In one case, a flood of reports on NEW_OBJECT_ENCOUNTER in a short time span may tip off threat intelligence controller 140 that the new object is suspect, even though some or all of the reporting endpoints did not have permission to assign and report a reputation for the object.

In another example, permission to act as a producer on a topic, and particularly a security topic, need not be a Boolean value. For example, some devices may be “more trusted” or “less trusted” than other devices. All devices with a trust level above a specified threshold may be permitted to act as producers to the OBJECT_REPUTATION_DATA topic. But not all reports will necessarily be weighted the same. Reports from more trusted devices may be weighted more heavily than reports from less trusted devices. Furthermore, in some cases, a particular device may be treated as the “most authoritative” source for certain reputations. Thus, incoming reports from other devices may be weighted and aggregated to assign a composite reputation to the object, but if and when the authoritative device reports a reputation for the object, all reports from other devices may be discarded and the authoritative reputation may be adopted as the composite reputation.

When threat intelligence controller 140 receives a DXL request message on the topic OBJECT_REPUTATION_REQUEST, it may switch from the role of a consumer to a producer. Responsive to the request, threat intelligence controller 140 may publish a message on OBJECT_REPUTATION_RESPONSE with the object's reputation. In that case, the response may go to all DXL endpoints 120 that have subscribed to the topic OBJECT_REPUTATION_RESPONSE. The message may carry an expiry to ensure that DXL endpoints 120 are not using expired data. Alternatively, threat intelligence controller 140 may publish the message on the private topic for the requesting device, so that the response goes only to that device.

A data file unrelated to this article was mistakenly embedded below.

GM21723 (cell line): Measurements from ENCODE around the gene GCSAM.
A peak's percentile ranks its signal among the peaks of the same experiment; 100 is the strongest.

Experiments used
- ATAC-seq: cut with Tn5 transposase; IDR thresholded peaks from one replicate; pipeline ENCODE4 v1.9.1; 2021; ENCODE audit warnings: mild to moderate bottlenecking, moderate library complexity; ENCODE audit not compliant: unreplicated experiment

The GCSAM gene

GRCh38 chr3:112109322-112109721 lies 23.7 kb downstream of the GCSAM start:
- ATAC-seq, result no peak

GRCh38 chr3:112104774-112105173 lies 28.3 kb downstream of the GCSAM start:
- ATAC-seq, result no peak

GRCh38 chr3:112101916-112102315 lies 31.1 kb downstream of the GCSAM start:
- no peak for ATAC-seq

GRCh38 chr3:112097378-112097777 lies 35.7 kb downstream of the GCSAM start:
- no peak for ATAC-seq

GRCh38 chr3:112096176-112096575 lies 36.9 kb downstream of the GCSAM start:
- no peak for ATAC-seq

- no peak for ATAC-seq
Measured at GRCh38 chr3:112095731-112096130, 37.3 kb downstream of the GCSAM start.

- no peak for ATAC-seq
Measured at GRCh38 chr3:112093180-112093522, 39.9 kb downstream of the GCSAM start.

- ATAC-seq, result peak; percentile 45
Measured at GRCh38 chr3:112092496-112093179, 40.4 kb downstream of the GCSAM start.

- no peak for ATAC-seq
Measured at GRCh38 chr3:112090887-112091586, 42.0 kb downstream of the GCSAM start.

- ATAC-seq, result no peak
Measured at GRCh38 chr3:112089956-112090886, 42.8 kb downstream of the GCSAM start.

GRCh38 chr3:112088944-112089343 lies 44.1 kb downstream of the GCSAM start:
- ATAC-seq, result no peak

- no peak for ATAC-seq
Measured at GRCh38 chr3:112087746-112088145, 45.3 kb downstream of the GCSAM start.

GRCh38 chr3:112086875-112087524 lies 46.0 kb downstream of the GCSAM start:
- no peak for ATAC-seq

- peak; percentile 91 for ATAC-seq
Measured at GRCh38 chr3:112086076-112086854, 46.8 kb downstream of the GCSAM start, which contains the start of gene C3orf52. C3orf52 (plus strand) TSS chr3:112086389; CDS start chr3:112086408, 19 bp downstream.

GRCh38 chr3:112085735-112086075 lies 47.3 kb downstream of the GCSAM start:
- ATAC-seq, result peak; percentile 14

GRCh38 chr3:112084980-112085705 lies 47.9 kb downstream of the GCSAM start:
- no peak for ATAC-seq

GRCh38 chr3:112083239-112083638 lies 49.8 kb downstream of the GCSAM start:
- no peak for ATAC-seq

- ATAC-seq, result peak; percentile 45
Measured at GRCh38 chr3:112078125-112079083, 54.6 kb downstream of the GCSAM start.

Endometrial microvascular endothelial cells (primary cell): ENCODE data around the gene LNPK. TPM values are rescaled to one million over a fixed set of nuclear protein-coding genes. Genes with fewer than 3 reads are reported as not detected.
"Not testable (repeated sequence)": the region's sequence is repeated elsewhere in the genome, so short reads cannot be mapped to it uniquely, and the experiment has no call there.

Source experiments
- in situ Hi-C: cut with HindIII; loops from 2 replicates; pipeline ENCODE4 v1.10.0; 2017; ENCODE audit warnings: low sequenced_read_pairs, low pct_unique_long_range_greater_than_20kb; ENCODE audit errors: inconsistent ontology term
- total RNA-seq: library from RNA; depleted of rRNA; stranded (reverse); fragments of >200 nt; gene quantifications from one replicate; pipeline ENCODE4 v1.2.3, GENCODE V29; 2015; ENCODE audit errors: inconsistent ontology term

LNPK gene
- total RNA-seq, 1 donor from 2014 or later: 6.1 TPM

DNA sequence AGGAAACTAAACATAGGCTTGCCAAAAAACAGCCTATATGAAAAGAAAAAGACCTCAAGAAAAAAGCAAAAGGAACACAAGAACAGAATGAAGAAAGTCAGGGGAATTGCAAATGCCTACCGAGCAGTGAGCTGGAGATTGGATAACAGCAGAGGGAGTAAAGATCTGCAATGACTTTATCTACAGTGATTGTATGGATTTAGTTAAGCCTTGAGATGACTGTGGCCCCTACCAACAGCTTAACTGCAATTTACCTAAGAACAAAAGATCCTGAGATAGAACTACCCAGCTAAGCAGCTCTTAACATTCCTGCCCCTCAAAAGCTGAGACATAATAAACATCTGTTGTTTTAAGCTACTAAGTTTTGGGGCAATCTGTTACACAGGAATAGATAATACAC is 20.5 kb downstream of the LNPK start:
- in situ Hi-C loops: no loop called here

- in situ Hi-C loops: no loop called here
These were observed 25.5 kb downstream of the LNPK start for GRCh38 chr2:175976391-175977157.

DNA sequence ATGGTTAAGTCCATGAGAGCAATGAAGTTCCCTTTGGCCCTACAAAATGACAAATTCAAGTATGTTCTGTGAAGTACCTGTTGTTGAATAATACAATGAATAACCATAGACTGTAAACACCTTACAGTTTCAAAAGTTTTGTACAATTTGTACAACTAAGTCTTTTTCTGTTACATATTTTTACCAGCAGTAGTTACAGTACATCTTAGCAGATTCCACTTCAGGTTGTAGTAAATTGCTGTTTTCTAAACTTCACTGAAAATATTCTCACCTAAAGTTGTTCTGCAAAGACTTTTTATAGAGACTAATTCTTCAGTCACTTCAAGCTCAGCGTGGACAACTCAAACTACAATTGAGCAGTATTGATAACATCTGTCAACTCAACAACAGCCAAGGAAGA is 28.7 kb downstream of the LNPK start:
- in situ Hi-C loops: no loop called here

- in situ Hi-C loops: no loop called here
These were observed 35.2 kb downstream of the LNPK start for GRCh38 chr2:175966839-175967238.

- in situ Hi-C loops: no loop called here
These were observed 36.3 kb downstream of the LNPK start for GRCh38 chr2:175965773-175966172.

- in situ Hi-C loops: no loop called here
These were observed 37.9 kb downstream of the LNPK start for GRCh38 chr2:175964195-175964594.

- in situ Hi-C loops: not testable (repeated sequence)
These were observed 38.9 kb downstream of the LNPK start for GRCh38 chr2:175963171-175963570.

FIG. 6 is a flow chart of a method 600 performed by a threat intelligence engine 426 of threat intelligence controller 140 according to one or more examples of the present Specification. Starting at block 600, in block 620, threat intelligence controller 140 receives one or more DXL object encounter reports for one or more network objects. As discussed above, these reports may be provided by authorized providers as DXL messages.

In block 630, threat intelligence engine 426 updates a composite reputation score for any object that is a subject of a reputation report from block 620. In one case, there is a an iterative loop between blocks 620 and 630, wherein the reputation of each network objects encountered is iteratively and continuously updated as new reputation reports coming in from additional authorized instantaneous reputation providers.

In another example, threat intelligence engine 426 may determine in decision block 640 whether a critical issue with a particular object has been encountered. A critical issue may be, for example, a security alert, in our report, a designation of an object as malware with a high confidence level, a security breach, or some other important security event. In that case, it may be desirable to take immediate action on network 170. Thus, if there is a critical issue in block 640, then in block 670, threat intelligence controller 140 may publish security instructions over DXL ESB 130. The security instructions may be broadcast to all devices, or to a plurality of devices within a certain class. This allows those devices to act accordingly. After publishing security instructions in block 670, in block 690 the method is done.

Returning to block 630, after a composite reputation score for a network object is updated, threat intelligence controller 140 may receive in block 650 a DXL Corey for an object a reputation. This query may originate from some other DXL endpoint 120 that has encountered the object.

In block 660, threat intelligence controller 140 reports the object reputation in a DXL response. This DXL response may take the form of a response published to the private topic of the DXL endpoint that requested the object certification. In another example, the reputation it may be published to a topic of more general interest, so that other DXL endpoints encountering the object within a certain timeframe may treat the object accordingly without sending a new request to threat intelligence controller 140.